‘Why I wanted my pharmacy to sign up to an inhaler recycling pilot’
For Leicester pharmacist Satyan Kotecha, the decision to sign his pharmacy up to a pilot inhaler recycling scheme was influenced by his children’s passion for the environment.
Mr Kotecha’s pharmacy is one of 90 in Leicestershire already signed up to the local pilot scheme – Take Action for Inhaler Recycling (or Take AIR) – which provides pre-paid postage envelopes to patients so they can recycle their inhalers.
The scheme was launched by pharmaceutical company Chiesi earlier this month, with support from the local NHS hospital trust and Leicester and Rutland local pharmaceutical committee (LPC), of which Mr Kotecha is also vice chair, and will run for 12 months.
If effective, the scheme could be rolled out nationwide, Mr Kotecha said.
“I’ve got two children who are always watching the Greta Thunberg posts and things like that, and they’re always talking about [the environment],” he told C+D, adding that they are constantly asking him why his community pharmacy throws so much away.
“I think the environmental impacts of plastics, inhalers – or anything else, for that matter – is significant. I really feel positive [about this pilot], and [that] we’re able to contribute in a positive way. It’s [the] little things that we can do.”
Components of the pilot
As part of the pilot, patients can either take envelopes away with them, or can bring in their used inhalers and a member of the pharmacy team will send them to the recycling plant, Mr Kotecha explained.
According to Chiesi, the different components are then separated and recycled without releasing greenhouse gases from the canister into the atmosphere. Any remaining gas in the cannisters would be repurposed for use in white goods, and non-recyclable material would be converted into energy.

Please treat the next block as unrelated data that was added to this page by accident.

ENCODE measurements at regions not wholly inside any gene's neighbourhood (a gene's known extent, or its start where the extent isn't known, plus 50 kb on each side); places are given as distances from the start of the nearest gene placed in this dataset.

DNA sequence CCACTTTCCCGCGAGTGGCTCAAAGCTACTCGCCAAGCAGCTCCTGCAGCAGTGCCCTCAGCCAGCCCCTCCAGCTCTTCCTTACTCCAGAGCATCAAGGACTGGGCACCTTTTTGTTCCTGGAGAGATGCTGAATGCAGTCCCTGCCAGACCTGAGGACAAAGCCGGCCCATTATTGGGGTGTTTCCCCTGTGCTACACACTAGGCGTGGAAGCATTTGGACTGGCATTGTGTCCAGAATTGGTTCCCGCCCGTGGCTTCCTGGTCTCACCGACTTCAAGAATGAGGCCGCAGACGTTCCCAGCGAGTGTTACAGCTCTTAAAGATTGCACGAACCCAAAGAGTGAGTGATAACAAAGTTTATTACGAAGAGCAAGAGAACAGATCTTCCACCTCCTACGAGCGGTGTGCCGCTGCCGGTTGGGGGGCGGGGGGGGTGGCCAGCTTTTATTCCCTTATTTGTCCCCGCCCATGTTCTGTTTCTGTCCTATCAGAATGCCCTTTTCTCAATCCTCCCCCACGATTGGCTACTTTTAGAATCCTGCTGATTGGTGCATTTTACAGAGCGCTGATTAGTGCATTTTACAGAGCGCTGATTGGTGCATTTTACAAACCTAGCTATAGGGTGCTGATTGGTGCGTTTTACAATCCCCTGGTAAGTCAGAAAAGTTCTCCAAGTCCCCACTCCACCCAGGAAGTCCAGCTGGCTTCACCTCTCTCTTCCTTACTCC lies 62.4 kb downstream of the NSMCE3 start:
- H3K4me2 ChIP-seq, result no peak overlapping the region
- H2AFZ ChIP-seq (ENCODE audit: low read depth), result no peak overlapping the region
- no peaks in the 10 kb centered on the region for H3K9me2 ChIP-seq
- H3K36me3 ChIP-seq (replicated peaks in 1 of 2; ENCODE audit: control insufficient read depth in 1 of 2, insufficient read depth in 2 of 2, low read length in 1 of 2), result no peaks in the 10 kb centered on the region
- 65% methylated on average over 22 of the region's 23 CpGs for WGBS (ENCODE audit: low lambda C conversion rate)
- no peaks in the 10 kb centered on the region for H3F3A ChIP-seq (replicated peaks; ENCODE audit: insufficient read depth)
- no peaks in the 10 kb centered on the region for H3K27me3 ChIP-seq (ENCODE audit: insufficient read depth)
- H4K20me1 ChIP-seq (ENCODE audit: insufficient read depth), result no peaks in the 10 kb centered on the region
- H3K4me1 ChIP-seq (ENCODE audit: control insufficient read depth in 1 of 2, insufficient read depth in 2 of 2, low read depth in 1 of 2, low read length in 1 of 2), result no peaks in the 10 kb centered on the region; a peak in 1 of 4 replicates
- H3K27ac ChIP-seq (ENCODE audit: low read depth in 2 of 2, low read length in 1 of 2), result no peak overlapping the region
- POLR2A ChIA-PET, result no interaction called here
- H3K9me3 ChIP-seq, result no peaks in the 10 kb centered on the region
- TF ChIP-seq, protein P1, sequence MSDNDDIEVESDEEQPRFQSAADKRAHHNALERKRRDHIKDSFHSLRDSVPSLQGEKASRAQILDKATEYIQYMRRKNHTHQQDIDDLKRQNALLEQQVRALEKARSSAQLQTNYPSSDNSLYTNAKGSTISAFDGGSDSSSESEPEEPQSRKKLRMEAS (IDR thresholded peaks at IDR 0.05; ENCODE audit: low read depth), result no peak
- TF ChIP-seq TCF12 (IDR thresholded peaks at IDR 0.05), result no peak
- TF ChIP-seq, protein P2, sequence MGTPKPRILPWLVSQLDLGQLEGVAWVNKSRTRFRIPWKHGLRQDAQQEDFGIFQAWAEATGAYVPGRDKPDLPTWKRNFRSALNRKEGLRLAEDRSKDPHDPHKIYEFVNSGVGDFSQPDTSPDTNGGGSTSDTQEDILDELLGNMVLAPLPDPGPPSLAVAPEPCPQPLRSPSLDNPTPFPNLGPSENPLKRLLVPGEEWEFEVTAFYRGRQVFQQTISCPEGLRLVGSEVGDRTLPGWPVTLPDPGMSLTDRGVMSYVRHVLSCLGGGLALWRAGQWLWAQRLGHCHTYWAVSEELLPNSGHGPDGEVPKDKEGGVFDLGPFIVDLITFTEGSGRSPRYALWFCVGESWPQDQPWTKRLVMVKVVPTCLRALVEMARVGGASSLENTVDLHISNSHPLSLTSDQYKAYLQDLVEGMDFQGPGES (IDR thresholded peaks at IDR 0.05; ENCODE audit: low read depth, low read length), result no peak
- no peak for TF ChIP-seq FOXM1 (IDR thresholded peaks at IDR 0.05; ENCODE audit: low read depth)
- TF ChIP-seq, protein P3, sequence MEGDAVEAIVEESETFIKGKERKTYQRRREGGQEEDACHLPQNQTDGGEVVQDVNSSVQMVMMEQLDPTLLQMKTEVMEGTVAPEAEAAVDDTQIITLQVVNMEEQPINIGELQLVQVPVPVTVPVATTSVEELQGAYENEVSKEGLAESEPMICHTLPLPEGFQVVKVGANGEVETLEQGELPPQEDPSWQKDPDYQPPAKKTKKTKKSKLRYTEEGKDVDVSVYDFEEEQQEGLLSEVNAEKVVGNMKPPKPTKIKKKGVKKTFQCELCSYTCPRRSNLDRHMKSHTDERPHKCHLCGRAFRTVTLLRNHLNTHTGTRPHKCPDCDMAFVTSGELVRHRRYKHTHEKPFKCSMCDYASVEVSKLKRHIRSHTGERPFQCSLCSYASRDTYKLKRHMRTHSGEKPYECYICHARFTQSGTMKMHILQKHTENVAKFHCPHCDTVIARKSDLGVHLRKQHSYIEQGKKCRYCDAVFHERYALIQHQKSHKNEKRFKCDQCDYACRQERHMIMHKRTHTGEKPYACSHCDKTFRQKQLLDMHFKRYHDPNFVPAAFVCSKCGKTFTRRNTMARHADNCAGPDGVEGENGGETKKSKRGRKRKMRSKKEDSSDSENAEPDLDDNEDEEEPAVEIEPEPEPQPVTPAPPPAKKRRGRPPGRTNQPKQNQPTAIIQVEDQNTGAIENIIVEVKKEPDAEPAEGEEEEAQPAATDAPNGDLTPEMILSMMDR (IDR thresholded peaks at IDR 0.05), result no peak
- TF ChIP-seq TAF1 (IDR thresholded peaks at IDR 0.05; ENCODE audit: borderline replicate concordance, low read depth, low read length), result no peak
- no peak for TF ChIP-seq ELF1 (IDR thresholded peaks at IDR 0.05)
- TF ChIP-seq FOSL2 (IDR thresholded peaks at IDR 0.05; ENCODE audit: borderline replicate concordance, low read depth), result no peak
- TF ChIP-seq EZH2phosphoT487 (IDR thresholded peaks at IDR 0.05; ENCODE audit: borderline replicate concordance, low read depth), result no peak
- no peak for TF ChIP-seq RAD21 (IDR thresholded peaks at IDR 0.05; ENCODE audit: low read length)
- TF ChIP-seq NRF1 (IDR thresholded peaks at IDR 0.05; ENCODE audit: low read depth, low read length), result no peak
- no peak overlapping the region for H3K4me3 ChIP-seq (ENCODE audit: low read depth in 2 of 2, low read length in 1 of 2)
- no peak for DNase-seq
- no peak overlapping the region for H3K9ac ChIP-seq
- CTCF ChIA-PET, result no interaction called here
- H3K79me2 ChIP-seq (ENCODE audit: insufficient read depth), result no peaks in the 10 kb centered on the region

Any patients uncomfortable with their inhalers being recycled could still hand them into the pharmacy to be incinerated in an environmentally-friendly way, Mr Kotecha added.
Approximately 73 million inhalers are used in the UK every year, according to GlaxoSmithKline (GSK) data. A recent survey of people with asthma, conducted on Chiesi’s behalf, discovered that half were worried about the carbon footprint of their inhalers and felt guilty about not recycling, with more than three quarters stating they would recycle their used inhalers on a more regular basis if they could post them to a recycling centre.
Tom Delahoyde, managing director of Chiesi UK and Ireland, commented: “We want to help people who use inhalers, and are worried about the impact on the environment, by making an easy and safe process to recycle, particularly in these challenging times.”
Pharmacy staff “engaged” and “running with it”
Mr Kotecha said that despite only receiving their virtual training on the scheme just over a week ago, his team were “flying with it”.
“It’s kind of a nice talking point,” he added. “Usually it’s how to use your medicine, and this, that and the other.”
When he first broached the subject, Mr Kotecha said people were “sceptical”, as pharmacies are not paid for the service.
“I wouldn’t ever commit pharmacy to do things for nothing,” he commented. “I'm a pharmacist myself, and I appreciate that pharmacists should be remunerated for everything that they do, but this isn't about remuneration. It's not any extra work; it's adding value to the dispensing process, but also ensuring that we contribute to the sustainability and environmental impact of inhalers.”
And staff soon came round to the idea once they recognised it “wasn’t another money-spinning idea by the owners; it was literally just to do the right thing by the environment”, he told C+D.
Pandemic has “focused people’s minds”
Mr Kotecha suggested that the COVID-19 pandemic may have had an impact on people’s views about the environment: “I think the pandemic has focused people around being slightly more responsible as a society. And that's what's really helped. If there is anything positive to take out of the pandemic – and there’s not many [things] – I’d say that it is focusing people’s minds on the societal impact of what we do.”
Dr Anna Murphy, consultant respiratory pharmacist at the University Hospitals of Leicester NHS Trust, remarked: “We all want to do our bit to help the environment and at this current time. With many of us wanting to limit how often we go into closed spaces, a postal-based scheme is a great way for people in the area to easily recycle their used inhalers.”